At its September 20, 2005 public meeting, the BZA heard arguments on the motion to dismiss.*fn10 At a September 27, 2005 meeting, BZA members voted unanimously to dismiss the appeal for lack of timeliness, and the BZA issued a written Decision and Order on March 23, 2006, that largely tracked the rationale that BZA members set out in their September 27, 2005 oral ruling. The BZA stated in its written decision that "the error complained of," i.e., that the Irving Street building "be allowed to expand from four rental properties into a seven-unit condominium complex," was made "in the issuance of" the revised building permit. It reasoned that under 11 DCMR § 3112.2 (a), the last date for a timely appeal was February 15, 2005, which was sixty days after the December 17, 2004 issuance date of the revised building permit. However, it considered the argument that there was "confusing" language on the revised building permit, and considered whether that might be regarded as an exceptional circumstance that warranted an extension of the appeal deadline under 11 DCMR § 3112.2 (d).
The BZA reasoned that "[e]ven if the Board were to find that [petitioners'] confusion was both reasonable and an extenuating circumstance beyond their control that impaired their ability to file an appeal[,] that circumstance ended on May 26, 2005," the date of Director Canavan's letter to ANC 1-D. The BZA noted that petitioners "had actual knowledge of that letter as indicated by Mr. Basken's email of May 27, 2005," and concluded that "there can be no doubt that by May 27, 2005, [petitioners] knew that it was time to appeal," rejecting petitioners' argument that the May 26, 2005 letter created uncertainty regarding their appeal rights.*fn11
The BZA reasoned that "[t]he question then becomes what amount of time should be allowed for an appeal after the extenuating circumstances end," and concluded that while section 3112.2(d) "is silent on this issue, . . . certainly the rule could not be reasonably interpreted as permitting more than the 60 days permitted in the absence of a reasonable basis for delay." The BZA concluded that petitioners' appeal had to be filed by July 26, 2005, sixty days after May 27, 2005, a date that the BZA Chair observed was "the most liberal construction of the time line that pushed this as far out as possible."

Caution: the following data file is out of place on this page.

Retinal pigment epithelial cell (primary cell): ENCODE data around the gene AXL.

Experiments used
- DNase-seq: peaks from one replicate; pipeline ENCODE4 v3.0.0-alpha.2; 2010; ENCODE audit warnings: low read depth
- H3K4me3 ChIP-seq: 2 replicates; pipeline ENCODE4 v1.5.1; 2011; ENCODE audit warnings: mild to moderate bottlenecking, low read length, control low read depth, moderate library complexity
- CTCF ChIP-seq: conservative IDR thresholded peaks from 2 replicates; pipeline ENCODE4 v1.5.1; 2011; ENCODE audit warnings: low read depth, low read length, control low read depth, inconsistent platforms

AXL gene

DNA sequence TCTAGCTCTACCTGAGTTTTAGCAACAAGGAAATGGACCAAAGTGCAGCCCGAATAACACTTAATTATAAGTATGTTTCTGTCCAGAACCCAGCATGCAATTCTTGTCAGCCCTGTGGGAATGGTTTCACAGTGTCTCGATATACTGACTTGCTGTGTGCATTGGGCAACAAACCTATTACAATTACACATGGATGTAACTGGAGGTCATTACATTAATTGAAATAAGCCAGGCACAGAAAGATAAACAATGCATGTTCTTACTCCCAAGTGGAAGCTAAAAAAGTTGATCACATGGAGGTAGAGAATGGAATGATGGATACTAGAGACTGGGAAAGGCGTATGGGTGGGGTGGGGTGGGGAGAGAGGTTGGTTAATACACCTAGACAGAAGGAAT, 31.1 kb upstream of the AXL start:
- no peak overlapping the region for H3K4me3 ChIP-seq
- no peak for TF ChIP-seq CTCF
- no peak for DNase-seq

Responding to petitioners' argument that they were misled by intervenors' counsel, the BZA found that this did not rise to the level of a further exceptional circumstance that impaired petitioners' ability to appeal.*fn12 Finally, the BZA reasoned that June 10, 2005, the date when the certificate of occupancy was issued, did not start the time to appeal the zoning decision, because "DCRA made no additional zoning decisions when it issued the C of O."*fn13
The BZA found that the certificate of occupancy was not the "decision . . . associated with the zoning error complained of."
There followed the instant petition for review.
II. Standard of Review
In reviewing BZA decisions, we "will defer to the Board's findings and will not second-guess the Board's decision unless it is 'arbitrary, capricious, an abuse of discretion, or otherwise not in accordance with law.'" Citizens Ass'n of Georgetown v. District of Columbia Bd. of Zoning Adjustment, 925 A.2d 585, 589 (D.C. 2007) (internal citations omitted). We will uphold the BZA's factual findings "if they are based on substantial evidence in the record as a whole." Kalorama Citizens Ass'n v. District of Columbia Bd. of Zoning Adjustment, 934 A.2d 393, 400 (D.C. 2007), quoting George Washington Univ. v. District of Columbia Bd. of Zoning Adjustment, 831 A.2d 921, 931 (D.C. 2003), and D.C. Code § 2-510 (a) (2001). "We defer to the BZA's interpretation of the zoning regulations unless its interpretation is plainly wrong or inconsistent with the governing statute." Kuri Bros. v. District of Columbia Bd. of Zoning Adjustment, 891 A.2d 241, 244 (D.C. 2006); see also Downtown Cluster of Congregations v. District of Columbia Bd. of Zoning Adjustment, 675 A.2d 484, 491 (D.C. 1996) (stating the BZA's interpretation of the zoning regulations is controlling "unless plainly erroneous or inconsistent with the regulation"). "[A]lthough we accord weight to the [BZA's] construction of the statutes which it administers, the ultimate responsibility for deciding questions of law is assigned to this court." George Washington Univ., 831 A.2d at 931.